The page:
The Ministry of Higher Education has issued a directive that all state universities should hire the services of Rakna Lanka Ltd for provision of security services. The undersigned of the University academic community considers that directive to be in complete contravention of the norms and conventions by which universities are expected to function.

The letter issued by the Secretary to the Ministry of Higher Education seeks to bypass standard procedures that are followed in the university system in the hiring and outsourcing of services. That process requires tenders to be called for and for a suitable company to be selected in a transparent and independent manner. The Secretary’s instruction therefore is in violation of established processes and is contrary to the underpinning principles of governance and the autonomy of academic institutions.

Rakna Lanka is held out to be a government owned commercial security venture and has been set up under the Ministry of Defence, under the direct supervision of the Secretary to that Ministry. The website of Rakna Lanka states that only ex-servicemen are hired by the company. The website also provides a list of other state owned departments that have hired the services of Rakna Lanka.

Internationally, privatization of security has been debated on intensely owing to the sensitive nature of what is termed as “security” and how such “security” is maintained. Experiences in other parts of the world suggest that accountability should be increased in the maintenance of security, not decreased. In that light, the directive by the ministry that all security in all state universities should be handed over to one commercial enterprise owned by the state, coming under the supervision of one public officer, becomes problematic. Holding such an entity accountable to the university authorities could, predictably, become difficult.

It is important that universities retain their independence in matters of hiring and recruiting, tailored to suit the individual needs of each university. The authorities should abide by just and fair procedure, engage in dialogue and consultation with the University community, and give due recognition to the positions occupied by University authorities, the Vice Chancellors and others in these matters. It is of the utmost importance that university autonomy is preserved under such circumstances.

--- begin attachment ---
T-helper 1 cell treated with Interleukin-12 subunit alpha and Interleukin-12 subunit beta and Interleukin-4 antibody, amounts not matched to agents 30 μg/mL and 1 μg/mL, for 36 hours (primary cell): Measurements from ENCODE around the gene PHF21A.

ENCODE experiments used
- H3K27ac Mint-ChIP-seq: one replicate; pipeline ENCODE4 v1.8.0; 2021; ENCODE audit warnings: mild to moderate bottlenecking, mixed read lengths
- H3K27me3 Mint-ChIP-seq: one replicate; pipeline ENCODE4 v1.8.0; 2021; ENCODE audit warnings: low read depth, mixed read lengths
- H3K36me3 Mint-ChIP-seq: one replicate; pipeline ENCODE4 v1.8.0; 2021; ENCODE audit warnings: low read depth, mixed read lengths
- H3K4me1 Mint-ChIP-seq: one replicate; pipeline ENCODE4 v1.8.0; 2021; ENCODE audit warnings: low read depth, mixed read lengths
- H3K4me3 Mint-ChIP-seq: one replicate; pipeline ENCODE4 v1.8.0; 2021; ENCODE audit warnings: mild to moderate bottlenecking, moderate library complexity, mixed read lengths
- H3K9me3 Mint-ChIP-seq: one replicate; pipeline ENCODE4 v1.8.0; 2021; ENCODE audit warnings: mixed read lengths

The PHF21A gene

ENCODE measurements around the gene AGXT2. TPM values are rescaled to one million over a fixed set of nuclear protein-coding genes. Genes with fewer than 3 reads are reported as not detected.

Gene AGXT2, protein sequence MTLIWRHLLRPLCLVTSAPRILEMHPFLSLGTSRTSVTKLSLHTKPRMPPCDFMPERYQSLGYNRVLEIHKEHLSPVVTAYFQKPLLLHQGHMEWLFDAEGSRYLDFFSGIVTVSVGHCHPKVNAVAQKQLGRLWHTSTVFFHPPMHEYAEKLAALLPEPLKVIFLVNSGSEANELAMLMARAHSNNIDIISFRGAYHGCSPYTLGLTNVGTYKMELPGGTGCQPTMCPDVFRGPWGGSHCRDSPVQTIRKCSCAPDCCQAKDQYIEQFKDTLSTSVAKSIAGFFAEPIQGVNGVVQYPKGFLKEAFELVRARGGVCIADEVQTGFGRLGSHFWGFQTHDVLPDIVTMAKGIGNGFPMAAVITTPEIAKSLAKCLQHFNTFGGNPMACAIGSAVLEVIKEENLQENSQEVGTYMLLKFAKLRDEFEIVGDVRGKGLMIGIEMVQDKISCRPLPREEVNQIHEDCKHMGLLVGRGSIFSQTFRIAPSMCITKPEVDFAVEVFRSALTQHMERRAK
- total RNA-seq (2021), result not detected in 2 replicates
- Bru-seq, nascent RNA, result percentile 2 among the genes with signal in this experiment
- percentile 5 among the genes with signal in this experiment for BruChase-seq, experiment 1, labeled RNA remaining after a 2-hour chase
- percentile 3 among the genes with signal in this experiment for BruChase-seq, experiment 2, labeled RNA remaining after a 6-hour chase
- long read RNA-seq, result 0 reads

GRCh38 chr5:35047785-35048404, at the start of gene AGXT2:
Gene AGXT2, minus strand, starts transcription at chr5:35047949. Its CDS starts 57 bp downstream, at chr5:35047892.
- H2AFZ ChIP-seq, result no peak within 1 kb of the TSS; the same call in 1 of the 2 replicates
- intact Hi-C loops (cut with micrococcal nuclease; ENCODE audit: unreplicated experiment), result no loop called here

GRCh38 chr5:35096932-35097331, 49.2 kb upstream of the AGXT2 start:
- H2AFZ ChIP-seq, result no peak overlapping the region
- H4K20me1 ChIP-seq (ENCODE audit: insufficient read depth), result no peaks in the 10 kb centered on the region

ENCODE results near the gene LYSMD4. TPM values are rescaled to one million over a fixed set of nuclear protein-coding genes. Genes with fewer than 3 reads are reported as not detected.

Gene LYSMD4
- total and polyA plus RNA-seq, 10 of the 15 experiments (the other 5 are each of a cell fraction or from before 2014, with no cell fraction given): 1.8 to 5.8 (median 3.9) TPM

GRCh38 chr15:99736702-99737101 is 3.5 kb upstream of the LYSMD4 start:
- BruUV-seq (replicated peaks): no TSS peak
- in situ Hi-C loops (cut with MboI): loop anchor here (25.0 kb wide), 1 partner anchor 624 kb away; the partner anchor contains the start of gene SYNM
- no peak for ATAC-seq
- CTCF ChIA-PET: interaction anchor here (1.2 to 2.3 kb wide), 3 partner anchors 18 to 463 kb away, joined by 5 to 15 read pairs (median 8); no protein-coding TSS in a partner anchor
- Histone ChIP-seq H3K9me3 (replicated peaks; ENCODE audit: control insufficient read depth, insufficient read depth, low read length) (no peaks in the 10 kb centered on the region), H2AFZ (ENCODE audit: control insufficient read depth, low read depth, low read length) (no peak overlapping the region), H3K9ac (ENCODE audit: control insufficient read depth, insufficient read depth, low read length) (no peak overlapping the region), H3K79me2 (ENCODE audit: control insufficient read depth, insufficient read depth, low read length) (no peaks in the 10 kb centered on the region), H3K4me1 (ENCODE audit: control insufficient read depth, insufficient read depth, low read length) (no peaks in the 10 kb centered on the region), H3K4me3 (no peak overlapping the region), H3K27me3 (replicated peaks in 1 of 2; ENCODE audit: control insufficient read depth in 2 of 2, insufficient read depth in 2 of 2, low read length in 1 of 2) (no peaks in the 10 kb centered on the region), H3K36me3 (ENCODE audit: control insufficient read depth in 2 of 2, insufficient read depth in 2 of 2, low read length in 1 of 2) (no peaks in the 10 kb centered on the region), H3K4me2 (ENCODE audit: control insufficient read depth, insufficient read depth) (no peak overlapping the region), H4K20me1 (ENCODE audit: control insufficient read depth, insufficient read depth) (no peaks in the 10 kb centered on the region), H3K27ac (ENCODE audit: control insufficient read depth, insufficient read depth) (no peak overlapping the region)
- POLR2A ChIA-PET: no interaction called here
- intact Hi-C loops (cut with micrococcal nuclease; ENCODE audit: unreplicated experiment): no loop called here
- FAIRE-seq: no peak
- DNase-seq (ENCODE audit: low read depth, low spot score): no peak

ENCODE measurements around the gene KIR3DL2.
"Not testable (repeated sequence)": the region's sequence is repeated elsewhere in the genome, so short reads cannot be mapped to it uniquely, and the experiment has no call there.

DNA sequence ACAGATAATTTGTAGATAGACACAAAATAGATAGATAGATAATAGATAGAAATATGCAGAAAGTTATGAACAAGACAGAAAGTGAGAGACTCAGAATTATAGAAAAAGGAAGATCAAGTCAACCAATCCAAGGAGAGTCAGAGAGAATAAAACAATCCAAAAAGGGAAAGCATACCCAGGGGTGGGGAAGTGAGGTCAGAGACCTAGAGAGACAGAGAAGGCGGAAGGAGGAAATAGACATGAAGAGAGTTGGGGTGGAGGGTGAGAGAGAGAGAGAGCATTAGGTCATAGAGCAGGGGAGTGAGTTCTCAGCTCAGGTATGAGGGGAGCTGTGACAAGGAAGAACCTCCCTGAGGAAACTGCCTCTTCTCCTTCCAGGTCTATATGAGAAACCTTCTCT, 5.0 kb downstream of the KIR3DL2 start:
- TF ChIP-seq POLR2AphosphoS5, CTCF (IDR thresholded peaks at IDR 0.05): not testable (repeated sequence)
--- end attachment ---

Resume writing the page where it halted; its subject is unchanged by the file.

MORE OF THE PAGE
We are also concerned about the increasing infringement of university autonomy in matters pertaining to academic programmes and in decision making by the state. We are especially concerned about the role the military establishment is increasingly playing in the administrative and academic spheres of the universities, which are a place of free exchange of ideas, critical thinking, and innovation. We of course have in mind the leadership training programme conducted by the Military to university entrants, which, arbitrarily imposed on all concerned, reduced the authority of the academic community within its own area of purview. This last development of encroachment via hiring procedure by the Ministry of Defence is seen as a further elaboration of this trend of increasing militarization of the universities.

As an academic community we are willing and able to cooperate effectively with the authorities in these and other issues facing university administration and academic quality. We urge the government to respect its obligations toward the academic community and the universities with respect to its written and unwritten contract with the university system.


  1. Ranil Abayasekara, University of Peradeniya
  2. Harini Amarasooriya, Open University of Sri Lanka
  3. Suresh de Mel, University of Peradeniya
  4. Sampath Deegalla, University of Peradeniya
  5. Noel Dias, University of Colombo
  6. Priyan Dias, University of Moratuwa
  7. Lesly Ekanayake, University of Moratuwa
  8. Primal Fernando, University of Peradeniya
  9. Lakshman Galagedara, University of Peradeniya
  10. Ranil D. Guneratne, University of Colombo
  11. Camena Guneratne, Open University of Sri Lanka
  12. Dileni Gunewardena, University of Peradeniya
  13. K. R. B. Herath, University of Peradeniya
  14. S. R. Herath, University of Peradeniya
  15. Rohini Hewamanna, University of Colombo
  16. M. I. M. Ishak, University of Peradeniya
  17. Janaki Jayawardena, University of Colombo
  18. Romaine Jayewardene, University of Colombo
  19. Danesh Karunanayake, University of Peradeniya
  20. Parakrama Karunaratne, University of Peradeniya
  21. Dulakshi Karunasinghe, University of Peradeniya
  22. Gamini Keerawella, University of Peradeniya
  23. Manikya Kodithuwakku, Open University of Sri Lanka
  24. L. C. Kurukulasuriya, University of Peradeniya
  25. Amal Kumarage, University of Moratuwa
  26. Shamala Kumar, University of Peradeniya
  27. Darshana Liyanage, University of Ruhuna
  28. Sanjeeva Maithripala, University of Peradeniya
  29. K. P. P. Pathirana, University of Peradeniya
  30. A. L. M. Mauroof, University of Peradeniya
  31. R. Meegaskubura, University of Peradeniya
  32. Nilhan Niles, University of Moratuwa
  33. Rathnamali Palamakumbura, University of Peradeniya
  34. Susantha Pathirana, University of Peradeniya
  35. Asoka Perera, University of Moratuwa
  36. Nimal Ratnayake, University of Peradeniya
  37. Rohan Ratnayake, Open University of Sri Lanka
  38. Asanga Ratnaweera, University of Peradeniya
  39. Dinesha Samararatne, University of Colombo
  40. Gameela Samarasinghe, University of Colombo
  41. I. M. S. Sathyaprasad, University of Peradeniya
  42. Kalinga Tudor Silva, University of Peradeniya
  43. M. Sitralega, Eastern University
  44. Upul Sonnadara, University of Colombo
  45. Sumathy Sivamohan, University of Peradeniya
  46. Ruvan Weerasinghe, University of Colombo
  47. Carmen Wickramagamage, University of Peradeniya
  48. B. Dileepa Witharana, Open University of Sri Lanka

Dated: Sept 21, 2011